A Few Buying and Selling Tips

Tommy Few Jr. is not the same as Tom Few Sr. Senior passed away a couple of years ago and the industry and I lost a great friend. However, nature abhors a vacuum and sure enough his offspring have gone on to become entrepreneurs throughout the industry. While others in the family remained in the monitoring business, Few Jr. has taken the role of an industry consultant in California.

Anyone who is in the business of buying or selling companies, or assisting those who buy and sell companies, knows one thing: On any given day, a buyer is a seller and a seller is a buyer.

No matter how many waves of consolidation take place, it seems as though the statistics about the industry have remained the same — there are between 12,000-15,000 alarm dealers. My guess is that one-third of them are building a business, one-third of them are running a business and one third are in the process of going out of business, either through sale or because they don’t know how to run a business. It appears that no matter how many come in — or go out — the numbers remain constant.

If you are looking to buy, here are a couple of things to keep in mind:

1. Make sure you have capital arranged for making an acquisition. It may cause you to spend a good deal of business time in doing so, but the last thing you want is the pressure of putting together a financial program for a time-sensitive acquisition.

2. Make sure the acquisition and its profile is compatible with yours. While it doesn’t have to be identical to yours, compatibility still needs to be factored into the decision.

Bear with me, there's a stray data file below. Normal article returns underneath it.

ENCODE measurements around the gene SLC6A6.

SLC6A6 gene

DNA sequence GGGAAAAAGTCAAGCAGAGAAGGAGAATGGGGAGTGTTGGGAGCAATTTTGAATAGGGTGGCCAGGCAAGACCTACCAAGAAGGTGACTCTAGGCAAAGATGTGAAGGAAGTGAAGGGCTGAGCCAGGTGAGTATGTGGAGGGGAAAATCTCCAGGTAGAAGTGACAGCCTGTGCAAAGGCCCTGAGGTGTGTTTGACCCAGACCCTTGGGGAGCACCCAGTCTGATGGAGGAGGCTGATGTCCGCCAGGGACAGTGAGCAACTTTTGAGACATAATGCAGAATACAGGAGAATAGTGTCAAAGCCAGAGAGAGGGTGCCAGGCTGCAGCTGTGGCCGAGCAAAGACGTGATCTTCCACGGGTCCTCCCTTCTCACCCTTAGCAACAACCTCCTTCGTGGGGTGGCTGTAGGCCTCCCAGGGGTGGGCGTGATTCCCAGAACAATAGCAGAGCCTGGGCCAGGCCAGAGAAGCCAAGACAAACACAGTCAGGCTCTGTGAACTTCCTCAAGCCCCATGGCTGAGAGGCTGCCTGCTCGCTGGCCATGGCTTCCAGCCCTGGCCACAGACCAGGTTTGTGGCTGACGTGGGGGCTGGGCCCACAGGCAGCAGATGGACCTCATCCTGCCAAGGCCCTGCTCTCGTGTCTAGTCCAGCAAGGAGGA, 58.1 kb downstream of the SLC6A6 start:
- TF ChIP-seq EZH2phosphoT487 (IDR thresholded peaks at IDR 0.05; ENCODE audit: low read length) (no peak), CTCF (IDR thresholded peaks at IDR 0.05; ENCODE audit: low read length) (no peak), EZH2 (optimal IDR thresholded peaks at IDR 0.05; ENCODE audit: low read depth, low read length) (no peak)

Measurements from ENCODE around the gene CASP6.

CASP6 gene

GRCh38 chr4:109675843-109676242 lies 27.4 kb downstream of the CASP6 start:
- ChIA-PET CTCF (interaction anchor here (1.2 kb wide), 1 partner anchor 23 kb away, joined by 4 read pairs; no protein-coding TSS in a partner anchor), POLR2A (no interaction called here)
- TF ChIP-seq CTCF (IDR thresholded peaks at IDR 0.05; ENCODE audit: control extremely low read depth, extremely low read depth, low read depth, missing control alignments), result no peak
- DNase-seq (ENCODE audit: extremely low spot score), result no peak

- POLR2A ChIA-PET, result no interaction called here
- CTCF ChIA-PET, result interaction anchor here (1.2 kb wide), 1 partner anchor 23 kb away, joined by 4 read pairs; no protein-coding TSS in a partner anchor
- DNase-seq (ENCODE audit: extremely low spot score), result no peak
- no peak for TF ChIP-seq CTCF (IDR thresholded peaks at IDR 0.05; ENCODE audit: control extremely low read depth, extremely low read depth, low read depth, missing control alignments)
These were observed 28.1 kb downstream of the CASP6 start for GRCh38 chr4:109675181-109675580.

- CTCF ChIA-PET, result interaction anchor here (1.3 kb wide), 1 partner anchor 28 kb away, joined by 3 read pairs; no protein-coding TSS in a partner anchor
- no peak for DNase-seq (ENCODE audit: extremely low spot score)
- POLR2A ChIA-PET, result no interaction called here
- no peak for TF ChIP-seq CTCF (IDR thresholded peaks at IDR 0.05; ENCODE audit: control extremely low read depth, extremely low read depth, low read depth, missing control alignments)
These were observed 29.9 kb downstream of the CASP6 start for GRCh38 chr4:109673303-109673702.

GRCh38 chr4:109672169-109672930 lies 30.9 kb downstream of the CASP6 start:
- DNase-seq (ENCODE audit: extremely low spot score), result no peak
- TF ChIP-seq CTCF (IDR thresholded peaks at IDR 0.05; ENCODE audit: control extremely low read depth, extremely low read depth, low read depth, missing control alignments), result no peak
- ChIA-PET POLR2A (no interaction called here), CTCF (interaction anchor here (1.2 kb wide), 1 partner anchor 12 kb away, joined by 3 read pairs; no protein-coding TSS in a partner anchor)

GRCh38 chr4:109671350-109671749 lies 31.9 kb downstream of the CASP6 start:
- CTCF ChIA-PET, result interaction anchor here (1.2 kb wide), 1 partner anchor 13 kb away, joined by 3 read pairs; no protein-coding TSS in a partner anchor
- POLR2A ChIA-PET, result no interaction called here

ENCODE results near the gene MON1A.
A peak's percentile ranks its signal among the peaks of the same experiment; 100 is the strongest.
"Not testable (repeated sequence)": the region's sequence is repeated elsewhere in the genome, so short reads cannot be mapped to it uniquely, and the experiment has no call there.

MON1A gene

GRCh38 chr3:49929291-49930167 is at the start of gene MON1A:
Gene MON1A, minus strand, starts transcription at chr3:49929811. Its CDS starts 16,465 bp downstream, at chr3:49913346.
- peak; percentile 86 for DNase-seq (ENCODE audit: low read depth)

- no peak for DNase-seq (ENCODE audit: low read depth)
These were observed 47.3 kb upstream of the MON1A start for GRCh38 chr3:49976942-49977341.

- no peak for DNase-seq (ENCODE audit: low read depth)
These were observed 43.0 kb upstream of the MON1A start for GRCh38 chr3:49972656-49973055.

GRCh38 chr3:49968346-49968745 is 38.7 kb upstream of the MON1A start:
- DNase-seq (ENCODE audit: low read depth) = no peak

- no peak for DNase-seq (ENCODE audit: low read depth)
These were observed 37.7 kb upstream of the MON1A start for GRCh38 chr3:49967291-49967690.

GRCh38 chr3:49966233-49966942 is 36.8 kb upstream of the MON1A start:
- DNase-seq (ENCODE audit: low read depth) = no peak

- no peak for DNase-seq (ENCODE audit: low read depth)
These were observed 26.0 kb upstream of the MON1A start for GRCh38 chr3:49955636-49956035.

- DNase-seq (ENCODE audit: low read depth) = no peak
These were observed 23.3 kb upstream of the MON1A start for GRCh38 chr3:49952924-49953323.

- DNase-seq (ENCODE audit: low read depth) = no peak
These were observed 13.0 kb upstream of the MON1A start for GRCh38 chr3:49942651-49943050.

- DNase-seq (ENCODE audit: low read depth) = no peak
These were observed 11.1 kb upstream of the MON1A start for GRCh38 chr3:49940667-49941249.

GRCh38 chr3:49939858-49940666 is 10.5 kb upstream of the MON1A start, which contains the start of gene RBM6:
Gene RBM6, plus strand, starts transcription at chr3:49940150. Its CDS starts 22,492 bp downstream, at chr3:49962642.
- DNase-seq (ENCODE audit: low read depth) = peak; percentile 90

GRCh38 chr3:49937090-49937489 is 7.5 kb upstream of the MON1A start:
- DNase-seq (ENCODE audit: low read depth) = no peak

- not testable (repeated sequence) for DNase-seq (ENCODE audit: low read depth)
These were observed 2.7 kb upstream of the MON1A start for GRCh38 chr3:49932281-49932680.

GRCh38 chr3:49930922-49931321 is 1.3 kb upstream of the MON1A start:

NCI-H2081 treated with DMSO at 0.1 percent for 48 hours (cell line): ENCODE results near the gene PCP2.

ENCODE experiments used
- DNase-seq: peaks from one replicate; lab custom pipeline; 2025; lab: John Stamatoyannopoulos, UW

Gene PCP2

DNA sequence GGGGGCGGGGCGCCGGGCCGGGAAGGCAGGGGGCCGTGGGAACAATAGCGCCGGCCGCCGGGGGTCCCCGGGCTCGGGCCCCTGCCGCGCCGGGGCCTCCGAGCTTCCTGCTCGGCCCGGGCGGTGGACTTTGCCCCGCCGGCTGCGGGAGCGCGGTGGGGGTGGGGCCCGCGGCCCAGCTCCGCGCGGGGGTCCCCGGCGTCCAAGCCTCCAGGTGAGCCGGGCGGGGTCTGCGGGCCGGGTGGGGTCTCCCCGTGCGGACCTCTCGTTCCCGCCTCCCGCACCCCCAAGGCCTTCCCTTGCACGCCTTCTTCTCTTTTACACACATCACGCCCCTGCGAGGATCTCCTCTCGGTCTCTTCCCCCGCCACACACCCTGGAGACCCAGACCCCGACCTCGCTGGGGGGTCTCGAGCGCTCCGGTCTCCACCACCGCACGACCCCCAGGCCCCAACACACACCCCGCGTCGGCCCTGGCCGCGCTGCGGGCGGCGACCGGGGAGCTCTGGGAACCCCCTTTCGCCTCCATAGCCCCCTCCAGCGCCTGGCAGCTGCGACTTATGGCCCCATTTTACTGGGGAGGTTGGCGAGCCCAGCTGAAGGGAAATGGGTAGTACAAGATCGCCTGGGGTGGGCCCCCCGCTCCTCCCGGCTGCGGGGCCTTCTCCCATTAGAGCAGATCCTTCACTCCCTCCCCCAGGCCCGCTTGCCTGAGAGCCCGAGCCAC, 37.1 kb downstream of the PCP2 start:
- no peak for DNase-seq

3. When making a purchasing decision, always take a few days to think about whether this is something you really want to do.

If you are looking to sell, then here are a few things to keep in mind:

1. Assemble your team ahead of time. That team should include a financial advisor, a lawyer and possibly a broker. Each of those people plays a unique role in the acquisition process.

2. Go through your files and records looking for any errors of omission, including any unsigned contracts. Look at every aspect of your company, because a potential buyer will be looking at it with an eye to discount the purchase price.

3. This is the best time to negotiate non-financial issues, such as personnel, insurance, consulting contracts and so forth. Think about what it is that you want to do.

Remember that every day brings a new opportunity to do something exciting in this industry. Are you ready for it?

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